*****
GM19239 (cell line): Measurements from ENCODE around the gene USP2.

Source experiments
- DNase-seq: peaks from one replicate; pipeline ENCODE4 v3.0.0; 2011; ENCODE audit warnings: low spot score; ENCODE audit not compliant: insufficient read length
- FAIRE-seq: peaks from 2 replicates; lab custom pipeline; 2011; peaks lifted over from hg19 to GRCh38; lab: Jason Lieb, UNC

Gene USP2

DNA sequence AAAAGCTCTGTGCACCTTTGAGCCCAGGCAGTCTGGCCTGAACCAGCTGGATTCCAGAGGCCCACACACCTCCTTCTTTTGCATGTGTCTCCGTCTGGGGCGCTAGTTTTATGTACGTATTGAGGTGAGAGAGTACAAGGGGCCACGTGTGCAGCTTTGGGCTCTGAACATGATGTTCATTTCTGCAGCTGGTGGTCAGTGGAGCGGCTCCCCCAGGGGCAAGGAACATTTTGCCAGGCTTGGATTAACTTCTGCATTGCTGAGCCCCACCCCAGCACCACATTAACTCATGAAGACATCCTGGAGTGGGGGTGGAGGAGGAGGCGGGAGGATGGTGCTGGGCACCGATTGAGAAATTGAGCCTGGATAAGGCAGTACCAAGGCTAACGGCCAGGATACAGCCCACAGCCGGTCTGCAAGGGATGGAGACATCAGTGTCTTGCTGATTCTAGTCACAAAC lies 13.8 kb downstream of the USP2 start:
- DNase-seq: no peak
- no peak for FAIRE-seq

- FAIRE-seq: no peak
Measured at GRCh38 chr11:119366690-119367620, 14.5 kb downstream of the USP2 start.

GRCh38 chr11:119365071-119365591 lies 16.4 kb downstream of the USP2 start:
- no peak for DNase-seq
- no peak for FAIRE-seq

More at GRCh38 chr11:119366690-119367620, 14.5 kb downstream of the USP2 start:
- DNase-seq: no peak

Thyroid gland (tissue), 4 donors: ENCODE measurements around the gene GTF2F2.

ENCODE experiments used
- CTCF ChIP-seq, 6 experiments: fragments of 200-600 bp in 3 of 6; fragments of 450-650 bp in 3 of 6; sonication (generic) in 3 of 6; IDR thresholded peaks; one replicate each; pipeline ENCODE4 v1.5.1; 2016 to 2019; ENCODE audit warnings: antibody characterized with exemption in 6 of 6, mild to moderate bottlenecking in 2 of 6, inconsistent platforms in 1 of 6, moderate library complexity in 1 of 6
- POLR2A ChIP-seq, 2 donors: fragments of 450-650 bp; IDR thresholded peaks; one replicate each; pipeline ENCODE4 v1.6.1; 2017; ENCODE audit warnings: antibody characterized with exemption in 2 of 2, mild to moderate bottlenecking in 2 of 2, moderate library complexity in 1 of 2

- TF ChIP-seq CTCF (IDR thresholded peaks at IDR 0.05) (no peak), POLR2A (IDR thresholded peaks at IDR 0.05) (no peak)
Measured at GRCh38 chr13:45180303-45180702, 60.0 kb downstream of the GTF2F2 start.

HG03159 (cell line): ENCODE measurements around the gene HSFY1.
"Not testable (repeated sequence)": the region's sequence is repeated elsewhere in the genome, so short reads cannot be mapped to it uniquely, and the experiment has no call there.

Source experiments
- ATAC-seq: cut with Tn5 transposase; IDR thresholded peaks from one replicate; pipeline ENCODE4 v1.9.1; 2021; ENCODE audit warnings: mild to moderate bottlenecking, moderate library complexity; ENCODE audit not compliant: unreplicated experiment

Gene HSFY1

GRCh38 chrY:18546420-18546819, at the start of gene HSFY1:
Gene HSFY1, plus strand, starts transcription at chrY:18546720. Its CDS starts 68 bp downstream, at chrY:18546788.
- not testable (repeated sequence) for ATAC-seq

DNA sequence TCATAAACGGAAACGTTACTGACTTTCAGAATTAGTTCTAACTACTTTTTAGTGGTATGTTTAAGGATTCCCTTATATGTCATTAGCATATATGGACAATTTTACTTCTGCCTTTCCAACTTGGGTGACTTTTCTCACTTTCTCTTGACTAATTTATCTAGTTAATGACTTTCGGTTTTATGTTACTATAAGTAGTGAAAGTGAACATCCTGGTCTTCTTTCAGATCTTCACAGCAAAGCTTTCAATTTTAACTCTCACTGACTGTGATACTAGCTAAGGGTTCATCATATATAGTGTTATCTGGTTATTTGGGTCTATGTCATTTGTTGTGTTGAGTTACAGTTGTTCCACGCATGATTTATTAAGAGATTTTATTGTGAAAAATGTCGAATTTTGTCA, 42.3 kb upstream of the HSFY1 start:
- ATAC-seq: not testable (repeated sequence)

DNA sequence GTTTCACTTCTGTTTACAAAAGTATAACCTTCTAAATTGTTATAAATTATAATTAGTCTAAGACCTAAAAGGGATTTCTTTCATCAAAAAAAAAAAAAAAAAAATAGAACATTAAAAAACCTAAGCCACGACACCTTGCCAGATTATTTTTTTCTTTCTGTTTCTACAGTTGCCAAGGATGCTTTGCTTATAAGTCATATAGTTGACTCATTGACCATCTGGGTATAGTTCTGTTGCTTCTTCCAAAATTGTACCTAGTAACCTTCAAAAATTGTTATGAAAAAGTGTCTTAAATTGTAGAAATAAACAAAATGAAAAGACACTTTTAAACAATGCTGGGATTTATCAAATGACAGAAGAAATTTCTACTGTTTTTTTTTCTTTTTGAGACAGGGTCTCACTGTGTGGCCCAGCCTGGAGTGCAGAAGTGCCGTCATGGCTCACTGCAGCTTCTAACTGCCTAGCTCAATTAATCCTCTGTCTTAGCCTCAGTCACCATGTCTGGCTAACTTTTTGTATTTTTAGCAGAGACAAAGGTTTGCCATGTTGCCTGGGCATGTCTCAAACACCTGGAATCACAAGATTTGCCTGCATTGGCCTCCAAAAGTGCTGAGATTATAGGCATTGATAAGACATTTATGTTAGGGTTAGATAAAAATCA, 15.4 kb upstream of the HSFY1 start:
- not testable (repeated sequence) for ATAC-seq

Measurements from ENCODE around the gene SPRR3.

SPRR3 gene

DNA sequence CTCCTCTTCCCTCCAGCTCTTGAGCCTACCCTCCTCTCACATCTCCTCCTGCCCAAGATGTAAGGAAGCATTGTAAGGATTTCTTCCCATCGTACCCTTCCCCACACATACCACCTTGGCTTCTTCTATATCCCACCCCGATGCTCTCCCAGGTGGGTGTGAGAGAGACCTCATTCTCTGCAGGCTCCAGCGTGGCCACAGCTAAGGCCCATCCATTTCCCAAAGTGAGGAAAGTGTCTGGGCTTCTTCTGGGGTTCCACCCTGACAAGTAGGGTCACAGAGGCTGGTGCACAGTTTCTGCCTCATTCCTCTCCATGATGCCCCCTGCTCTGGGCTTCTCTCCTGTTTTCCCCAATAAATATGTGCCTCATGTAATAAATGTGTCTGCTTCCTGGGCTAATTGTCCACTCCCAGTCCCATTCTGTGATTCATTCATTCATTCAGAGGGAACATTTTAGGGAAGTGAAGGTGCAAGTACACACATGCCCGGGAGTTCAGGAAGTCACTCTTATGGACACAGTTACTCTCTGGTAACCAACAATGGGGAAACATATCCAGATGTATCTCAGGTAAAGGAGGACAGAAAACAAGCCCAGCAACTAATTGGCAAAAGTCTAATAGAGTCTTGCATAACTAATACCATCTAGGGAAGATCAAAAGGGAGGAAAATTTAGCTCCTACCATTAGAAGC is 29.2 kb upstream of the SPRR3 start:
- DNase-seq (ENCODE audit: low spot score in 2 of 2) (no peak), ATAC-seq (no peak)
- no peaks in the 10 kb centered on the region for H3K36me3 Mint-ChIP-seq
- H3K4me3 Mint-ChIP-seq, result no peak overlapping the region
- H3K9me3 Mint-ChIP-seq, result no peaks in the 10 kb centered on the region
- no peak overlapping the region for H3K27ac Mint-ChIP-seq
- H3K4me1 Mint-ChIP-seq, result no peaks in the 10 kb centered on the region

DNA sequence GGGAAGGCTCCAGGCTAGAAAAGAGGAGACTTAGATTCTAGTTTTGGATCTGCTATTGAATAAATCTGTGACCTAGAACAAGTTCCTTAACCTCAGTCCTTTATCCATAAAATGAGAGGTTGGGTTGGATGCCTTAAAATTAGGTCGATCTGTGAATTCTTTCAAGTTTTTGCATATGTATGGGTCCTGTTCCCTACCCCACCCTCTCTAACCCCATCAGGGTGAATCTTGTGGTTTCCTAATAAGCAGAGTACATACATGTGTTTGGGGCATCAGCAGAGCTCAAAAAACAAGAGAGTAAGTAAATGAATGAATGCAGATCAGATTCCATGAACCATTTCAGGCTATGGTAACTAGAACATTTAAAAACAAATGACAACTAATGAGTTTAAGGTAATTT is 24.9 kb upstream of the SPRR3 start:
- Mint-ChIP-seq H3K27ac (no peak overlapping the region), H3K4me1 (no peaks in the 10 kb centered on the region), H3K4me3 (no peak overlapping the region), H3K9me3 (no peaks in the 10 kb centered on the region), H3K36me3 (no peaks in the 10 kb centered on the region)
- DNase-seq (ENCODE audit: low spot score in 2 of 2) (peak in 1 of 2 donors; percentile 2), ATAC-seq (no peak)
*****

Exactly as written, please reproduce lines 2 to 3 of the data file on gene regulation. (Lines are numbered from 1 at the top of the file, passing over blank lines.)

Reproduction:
Source experiments
- DNase-seq: peaks from one replicate; pipeline ENCODE4 v3.0.0; 2011; ENCODE audit warnings: low spot score; ENCODE audit not compliant: insufficient read length